I sure hope to see another bottling of ‘mbf’ Primitivo from the House of Mutt Lynch; you can’t get these fabulous very first 158 cases

Mutt Lynch 2009 Speedy Creek Vineyard Knights Valley Sonoma County Primitivo, $25

For my recent 80th birthday celebration I received several great wines from friends, one of which was a hand made Port which I’ll write about later.

Another was an impossible-to-obtain close relative of Zinfandel, which I’ll describe now. The grapes produced six French barrels of wine — half of them new, half used before. One hundred fifty-eight 750 milliliter bottles resulted after 18 months of loving care. (I don’t usually write about wines that really aren’t available to the general public, but at least you’ll know to jump for it if you see this label sometime.)

Judy’s sister Barbara served us, her husband Don, and their daughter Nancy a wonderful roast flank steak stuffed with spinach, bell peppers and feta, roasted buttery potatoes, and sauteed mixed vegetables — and this wine, wonderful by itself, was a perfect complement, just as any very nice wine should enhance, and be enhanced itself by, very nice food.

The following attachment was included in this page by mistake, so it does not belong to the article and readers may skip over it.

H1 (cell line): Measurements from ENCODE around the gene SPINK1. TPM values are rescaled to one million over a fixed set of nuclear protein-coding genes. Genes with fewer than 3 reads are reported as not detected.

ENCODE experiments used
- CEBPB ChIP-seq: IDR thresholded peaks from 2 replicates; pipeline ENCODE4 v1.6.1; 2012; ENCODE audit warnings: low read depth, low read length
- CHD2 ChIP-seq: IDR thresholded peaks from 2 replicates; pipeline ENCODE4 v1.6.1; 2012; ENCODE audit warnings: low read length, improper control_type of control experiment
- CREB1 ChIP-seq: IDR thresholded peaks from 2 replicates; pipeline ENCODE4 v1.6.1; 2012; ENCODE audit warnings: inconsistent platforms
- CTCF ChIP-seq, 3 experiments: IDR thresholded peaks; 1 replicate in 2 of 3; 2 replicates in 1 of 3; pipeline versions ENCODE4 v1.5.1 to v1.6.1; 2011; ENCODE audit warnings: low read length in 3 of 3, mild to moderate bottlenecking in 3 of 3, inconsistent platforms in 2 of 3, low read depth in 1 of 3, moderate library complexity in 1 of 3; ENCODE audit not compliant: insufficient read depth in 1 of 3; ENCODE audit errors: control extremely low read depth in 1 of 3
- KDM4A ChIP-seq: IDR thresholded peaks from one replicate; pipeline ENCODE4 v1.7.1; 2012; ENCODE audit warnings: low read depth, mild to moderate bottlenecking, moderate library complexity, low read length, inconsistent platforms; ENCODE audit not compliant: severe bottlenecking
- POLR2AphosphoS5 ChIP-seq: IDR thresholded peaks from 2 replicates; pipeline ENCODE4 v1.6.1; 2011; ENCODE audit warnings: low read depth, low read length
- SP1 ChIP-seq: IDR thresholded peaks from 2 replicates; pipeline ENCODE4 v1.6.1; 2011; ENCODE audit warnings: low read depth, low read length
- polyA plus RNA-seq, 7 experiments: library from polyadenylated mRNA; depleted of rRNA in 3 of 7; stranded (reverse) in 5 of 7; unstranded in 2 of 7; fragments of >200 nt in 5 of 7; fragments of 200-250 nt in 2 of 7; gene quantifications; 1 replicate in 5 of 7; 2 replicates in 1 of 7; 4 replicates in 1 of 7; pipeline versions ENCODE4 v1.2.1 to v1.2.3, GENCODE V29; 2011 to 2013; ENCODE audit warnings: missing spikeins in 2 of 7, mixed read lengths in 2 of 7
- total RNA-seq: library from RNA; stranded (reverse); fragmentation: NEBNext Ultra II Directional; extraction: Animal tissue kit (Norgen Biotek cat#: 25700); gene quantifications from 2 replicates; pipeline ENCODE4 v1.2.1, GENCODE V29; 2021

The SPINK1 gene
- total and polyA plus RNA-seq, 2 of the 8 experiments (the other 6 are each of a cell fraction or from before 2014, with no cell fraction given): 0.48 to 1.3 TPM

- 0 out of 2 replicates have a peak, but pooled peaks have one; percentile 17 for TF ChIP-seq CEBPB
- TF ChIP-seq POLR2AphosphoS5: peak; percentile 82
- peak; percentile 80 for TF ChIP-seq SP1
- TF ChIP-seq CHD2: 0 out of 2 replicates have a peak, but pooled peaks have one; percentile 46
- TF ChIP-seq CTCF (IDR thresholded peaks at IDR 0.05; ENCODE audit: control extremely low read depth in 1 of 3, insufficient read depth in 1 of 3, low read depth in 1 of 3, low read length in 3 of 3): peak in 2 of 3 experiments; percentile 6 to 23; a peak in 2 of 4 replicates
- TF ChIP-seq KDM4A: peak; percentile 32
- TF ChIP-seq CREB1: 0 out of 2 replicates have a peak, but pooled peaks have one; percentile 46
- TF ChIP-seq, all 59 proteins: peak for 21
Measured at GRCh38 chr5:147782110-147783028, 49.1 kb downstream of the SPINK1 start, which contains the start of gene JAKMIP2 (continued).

A deep, dark red cherry color, clear and bright, and quick-forming, long-lasting “legs” were well worth lingering over. But their promise quickly drew all of us into exploring the taste — or more properly, tastes (plural). The wine is still young enough so that various elements remain identifiable; but I think if the winery caches a few bottles they’ll find a rich Cabernet Sauvignon experience six or seven years from now. Its acid balance surely will support some aging to a single rich, robust sensation. Meanwhile, an initial delicate impression of mild hot chocolate, or maybe mocha, emerges from a swirl-and-sniff routine.

For now, in mouth what we got was dark berries and cherries, a luscious fruit compote with very light herbal/bramble undertones. The elusive chocolate/mocha edge developed into a Starbucks frappe (no sugar, though), followed by a mild red-licorice string aftertaste. A sudden epiphany grabbed Don: “Elderberry!” he said. And yes, it could indeed be there. We both recall elderberries from our youth (which was a long time ago, and you know what happens to the acuity of memory).

One reason I believe the wine would age well is the jump-in-the-mouth character of its acids, although the tannin is softening already. The acids brighten the flavors so well that I just know some wine neophytes will say it’s sour; but it is not. Drink and learn.

[Thank you for such a wonderful gift, Evelyn!] — Bob Cramer, The Fearless Taster.